Obviously I like yourself I have been buying more capital assets and other commodity's as they show them selves these I consider real investments.

    When you say "Austrian economics is largely a joke and isn't taken seriously by anyone in the economics field" would that be by the same people who lead the world into this mess, that was predicted by the Austrian business cycle theory.

    The economy could get a lot worse maybe even hellish before it stabilises, this is when wise investment will do the most good in creating growth.Not giving a damn does not help any one including yourself.
     
    Last edited: May 20, 2011
  10. El Pew

    Wise Guy

    Joined: Sep 1, 2009

    Posts: 1,054

    The Austrian School eschews such things as 'facts', 'data' and 'evidence' in favour of self-evident empirical axioms, aka making it up as you go along. It's a joke, the fact that it managed to 'predict' the crisis (and most disagree that it did) is merely evidence that a stopped clock is correct twice a day.

    I don't care if there's an extended bear market precisely becuase that is the best thing that can happen to me as a young investor. It gives me a period of time to buy up lots of assets at relatively cheap prices, then when things start to recover I will see larger gains. Trying to maintain growth by chasing performance has never been shown to beat a more passive approach over anything approaching the long term (ie 10-20 years or more) especially for an amateur such as myself (and presumably you too). So thanks for the concern but I am very comfortable with my strategy.
     
  11. amigafan2003

    Capodecina

    Joined: Jan 18, 2008

    Posts: 15,880

    Location: Fylde Coast, Lancashire

    My Masonic lodge sold all it's gold investments two weeks ago (and donated 10% to the RNLI) - that's all I need to know about the direction the price of Gold is heading.
     
  12. LeJosh

    Capodecina

    Joined: Sep 24, 2008

    Posts: 10,434

    Location: Edinburgh.

    It's the highest it's been in 30 years.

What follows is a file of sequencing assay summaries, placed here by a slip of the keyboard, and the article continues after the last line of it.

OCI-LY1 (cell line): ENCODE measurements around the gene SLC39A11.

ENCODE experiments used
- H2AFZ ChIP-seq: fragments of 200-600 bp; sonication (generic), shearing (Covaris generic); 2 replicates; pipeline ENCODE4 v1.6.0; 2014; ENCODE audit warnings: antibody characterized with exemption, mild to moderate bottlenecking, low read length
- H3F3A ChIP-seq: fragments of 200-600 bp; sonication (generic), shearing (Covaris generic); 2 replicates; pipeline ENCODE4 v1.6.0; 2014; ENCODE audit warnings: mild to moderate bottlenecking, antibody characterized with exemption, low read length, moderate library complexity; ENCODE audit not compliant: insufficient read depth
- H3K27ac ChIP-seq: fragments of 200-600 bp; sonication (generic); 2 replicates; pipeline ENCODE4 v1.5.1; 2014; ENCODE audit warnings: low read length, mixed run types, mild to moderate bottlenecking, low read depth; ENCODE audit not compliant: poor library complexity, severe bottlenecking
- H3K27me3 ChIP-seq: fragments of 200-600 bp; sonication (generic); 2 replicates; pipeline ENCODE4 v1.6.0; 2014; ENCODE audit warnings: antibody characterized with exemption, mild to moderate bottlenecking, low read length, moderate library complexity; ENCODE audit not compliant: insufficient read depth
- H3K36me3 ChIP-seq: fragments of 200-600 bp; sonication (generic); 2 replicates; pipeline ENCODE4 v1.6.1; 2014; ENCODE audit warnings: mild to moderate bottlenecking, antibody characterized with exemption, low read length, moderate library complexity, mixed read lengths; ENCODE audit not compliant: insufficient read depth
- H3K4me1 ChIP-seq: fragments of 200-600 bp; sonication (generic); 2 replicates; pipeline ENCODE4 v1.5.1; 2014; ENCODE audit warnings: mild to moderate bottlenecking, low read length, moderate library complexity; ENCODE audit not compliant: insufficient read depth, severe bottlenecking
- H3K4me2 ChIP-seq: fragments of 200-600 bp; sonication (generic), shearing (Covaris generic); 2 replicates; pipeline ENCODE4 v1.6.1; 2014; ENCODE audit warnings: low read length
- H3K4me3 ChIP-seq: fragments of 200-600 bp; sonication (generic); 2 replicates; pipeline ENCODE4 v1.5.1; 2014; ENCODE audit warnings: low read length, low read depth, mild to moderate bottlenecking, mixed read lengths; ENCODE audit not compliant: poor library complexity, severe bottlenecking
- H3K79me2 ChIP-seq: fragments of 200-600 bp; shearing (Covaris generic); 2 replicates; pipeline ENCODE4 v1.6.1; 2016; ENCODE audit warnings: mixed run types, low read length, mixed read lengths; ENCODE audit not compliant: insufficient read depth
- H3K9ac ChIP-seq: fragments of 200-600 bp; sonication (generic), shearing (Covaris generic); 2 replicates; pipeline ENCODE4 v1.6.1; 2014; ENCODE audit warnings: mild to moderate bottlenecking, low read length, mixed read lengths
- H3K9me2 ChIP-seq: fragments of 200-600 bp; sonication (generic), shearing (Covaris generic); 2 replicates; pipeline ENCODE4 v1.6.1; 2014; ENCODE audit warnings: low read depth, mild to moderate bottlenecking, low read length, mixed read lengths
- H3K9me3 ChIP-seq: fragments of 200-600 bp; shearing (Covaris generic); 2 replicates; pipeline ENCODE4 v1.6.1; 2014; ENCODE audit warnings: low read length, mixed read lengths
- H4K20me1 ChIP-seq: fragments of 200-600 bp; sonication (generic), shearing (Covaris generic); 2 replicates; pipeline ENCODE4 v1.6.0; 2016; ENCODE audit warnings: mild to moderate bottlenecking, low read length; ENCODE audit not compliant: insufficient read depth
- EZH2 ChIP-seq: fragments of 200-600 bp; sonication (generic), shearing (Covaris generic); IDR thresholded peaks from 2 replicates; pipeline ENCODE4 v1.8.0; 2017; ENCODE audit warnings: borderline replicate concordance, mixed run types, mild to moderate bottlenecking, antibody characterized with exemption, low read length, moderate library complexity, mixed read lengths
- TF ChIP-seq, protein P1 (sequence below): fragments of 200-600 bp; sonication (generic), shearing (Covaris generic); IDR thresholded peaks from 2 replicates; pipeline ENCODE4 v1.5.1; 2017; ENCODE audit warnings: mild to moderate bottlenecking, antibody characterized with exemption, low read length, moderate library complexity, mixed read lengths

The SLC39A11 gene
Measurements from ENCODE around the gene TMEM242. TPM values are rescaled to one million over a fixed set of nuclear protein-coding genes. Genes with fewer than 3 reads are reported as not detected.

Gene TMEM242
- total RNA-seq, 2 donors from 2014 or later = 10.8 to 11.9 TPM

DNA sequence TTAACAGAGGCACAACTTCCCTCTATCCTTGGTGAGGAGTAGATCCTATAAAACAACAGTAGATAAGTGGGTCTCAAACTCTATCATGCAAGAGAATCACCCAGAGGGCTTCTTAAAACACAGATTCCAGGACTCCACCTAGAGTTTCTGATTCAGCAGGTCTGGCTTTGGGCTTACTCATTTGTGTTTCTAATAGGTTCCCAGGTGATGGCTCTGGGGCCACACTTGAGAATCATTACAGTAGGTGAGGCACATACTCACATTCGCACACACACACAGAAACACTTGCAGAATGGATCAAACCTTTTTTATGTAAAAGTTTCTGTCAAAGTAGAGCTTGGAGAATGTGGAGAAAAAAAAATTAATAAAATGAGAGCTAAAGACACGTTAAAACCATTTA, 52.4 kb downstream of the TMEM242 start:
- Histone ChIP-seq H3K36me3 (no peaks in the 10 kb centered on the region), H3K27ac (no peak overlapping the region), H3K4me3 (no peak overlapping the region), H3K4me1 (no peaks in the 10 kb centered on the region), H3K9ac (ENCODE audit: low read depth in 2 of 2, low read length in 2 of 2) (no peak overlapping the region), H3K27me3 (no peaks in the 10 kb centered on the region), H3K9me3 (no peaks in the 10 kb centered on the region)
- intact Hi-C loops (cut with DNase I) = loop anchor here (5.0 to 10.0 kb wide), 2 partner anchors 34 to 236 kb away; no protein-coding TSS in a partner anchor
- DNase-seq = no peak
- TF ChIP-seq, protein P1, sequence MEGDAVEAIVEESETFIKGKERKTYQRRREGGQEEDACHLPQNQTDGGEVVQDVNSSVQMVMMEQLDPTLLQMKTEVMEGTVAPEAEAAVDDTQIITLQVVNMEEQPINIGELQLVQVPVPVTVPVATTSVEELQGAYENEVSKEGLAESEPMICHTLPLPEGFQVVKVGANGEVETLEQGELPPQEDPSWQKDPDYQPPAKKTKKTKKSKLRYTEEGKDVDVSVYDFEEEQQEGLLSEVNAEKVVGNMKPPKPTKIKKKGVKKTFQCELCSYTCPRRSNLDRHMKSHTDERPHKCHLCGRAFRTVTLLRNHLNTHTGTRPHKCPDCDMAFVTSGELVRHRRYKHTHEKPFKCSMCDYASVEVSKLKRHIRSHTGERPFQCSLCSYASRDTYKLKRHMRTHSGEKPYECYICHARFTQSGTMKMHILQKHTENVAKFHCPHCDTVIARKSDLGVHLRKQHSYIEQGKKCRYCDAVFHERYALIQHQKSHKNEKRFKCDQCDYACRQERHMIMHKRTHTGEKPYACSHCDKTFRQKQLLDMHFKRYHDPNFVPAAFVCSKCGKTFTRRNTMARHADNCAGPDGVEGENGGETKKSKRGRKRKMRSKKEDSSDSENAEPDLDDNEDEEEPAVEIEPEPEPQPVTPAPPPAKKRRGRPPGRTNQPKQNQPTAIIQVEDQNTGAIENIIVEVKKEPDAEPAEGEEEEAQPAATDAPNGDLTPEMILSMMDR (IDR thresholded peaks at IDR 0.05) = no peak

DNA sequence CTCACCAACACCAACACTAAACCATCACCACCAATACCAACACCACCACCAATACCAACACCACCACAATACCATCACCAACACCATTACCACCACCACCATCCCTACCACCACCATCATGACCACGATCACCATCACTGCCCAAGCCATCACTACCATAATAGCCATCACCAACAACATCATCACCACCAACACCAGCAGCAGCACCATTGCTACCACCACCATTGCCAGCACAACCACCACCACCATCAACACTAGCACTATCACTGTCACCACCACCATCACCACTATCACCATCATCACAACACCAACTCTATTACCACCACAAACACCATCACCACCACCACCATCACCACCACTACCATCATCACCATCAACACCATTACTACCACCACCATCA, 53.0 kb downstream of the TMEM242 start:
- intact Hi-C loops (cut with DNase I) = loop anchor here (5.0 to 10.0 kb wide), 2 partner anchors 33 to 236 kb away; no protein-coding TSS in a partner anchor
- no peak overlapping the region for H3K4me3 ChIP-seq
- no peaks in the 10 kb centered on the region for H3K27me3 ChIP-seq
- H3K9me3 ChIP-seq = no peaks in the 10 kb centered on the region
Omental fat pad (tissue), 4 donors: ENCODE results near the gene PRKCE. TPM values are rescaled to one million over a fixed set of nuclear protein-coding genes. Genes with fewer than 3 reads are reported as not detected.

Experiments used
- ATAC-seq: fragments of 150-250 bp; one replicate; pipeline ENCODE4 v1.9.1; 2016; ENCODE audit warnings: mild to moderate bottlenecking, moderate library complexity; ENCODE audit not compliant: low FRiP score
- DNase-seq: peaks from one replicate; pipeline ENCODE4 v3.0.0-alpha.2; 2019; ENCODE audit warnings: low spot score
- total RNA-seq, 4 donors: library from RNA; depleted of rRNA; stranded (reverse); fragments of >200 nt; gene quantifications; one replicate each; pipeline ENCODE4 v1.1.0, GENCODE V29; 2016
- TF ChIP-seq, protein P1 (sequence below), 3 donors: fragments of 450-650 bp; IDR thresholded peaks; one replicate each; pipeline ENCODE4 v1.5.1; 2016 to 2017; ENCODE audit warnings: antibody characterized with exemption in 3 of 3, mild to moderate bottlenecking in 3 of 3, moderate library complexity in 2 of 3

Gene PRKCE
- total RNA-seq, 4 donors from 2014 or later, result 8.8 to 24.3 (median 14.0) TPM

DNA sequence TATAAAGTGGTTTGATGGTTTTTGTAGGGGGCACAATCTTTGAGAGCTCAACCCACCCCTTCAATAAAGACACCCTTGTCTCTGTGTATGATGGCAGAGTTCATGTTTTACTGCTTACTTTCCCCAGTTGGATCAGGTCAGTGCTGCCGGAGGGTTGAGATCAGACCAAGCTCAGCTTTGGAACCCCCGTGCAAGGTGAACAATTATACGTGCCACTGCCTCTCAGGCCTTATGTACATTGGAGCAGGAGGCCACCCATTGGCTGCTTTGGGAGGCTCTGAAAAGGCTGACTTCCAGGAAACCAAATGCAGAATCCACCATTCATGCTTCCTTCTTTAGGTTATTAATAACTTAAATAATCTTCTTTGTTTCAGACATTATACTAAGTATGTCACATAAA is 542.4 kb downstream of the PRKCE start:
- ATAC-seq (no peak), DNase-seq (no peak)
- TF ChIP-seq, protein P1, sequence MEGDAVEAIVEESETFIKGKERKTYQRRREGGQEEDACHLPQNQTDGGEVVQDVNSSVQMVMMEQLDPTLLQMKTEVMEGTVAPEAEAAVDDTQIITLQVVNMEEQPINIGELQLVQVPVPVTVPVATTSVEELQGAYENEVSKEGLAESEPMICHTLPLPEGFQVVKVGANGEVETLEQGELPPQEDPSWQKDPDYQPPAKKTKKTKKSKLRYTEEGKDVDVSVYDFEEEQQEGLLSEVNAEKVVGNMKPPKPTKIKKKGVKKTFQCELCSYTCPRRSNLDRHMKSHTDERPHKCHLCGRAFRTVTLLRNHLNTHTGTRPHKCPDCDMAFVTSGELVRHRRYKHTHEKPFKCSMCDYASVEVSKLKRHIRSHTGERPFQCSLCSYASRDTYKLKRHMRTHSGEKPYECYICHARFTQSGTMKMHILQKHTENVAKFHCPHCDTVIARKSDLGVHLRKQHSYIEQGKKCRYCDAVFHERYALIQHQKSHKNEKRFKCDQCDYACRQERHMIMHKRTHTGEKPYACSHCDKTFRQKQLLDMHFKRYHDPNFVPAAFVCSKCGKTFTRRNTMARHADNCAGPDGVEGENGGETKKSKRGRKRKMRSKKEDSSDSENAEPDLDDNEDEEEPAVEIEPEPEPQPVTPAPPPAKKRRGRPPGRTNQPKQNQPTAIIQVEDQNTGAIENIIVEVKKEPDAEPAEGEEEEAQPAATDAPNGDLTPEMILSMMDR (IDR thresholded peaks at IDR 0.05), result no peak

Spot gold is 920GBP/oz.

    Whoever would buy at that price is mad I can't see it going 1k or above.
     
  13. El Pew

    Wise Guy

    Joined: Sep 1, 2009

    Posts: 1,054

    It might go up a bit more, but the best gains are made in the 'fat' part of the upswing, not from trying to gauge the top and bottom, so I think anyone taking profits these days is probably doing the right thing.
     
  14. fester

    Gangster

    Joined: Nov 3, 2005

    Posts: 442

    Location: belfast

    I guess by that logic the following also at near 30 year highs are also in a bubble and can't sustain an increase in paper value.

    Wheat,rice,corn,coffee,tea,sugar,soya,cocoa,veg oil
    Phosphates,nitrates,potash
    Oil,gas,coal,uranium
    Iron,copper,zinc,nickel,aluminium,rare earth's
    Timber, portland cement,glass

    I guess then that only things that are not in a bubble at the minute are $ £ euro notes,paper promises, wages, property and consumer trinkets.
     
    Last edited: May 20, 2011
  15. LeJosh

    Capodecina

    Joined: Sep 24, 2008

    Posts: 10,434

    Location: Edinburgh.

    I didn't say gold was in a bubble. :confused:

    Also why are you mentioning other commodities? They don't maintain their value as well as gold does. 2008 rocked the world but everything came back down to "acceptable" levels except gold.

    Maybe if I found gold in a river I'd be happy but to buy, I'm not so sure.
     
  16. fester

    Gangster

    Joined: Nov 3, 2005

    Posts: 442

    Location: belfast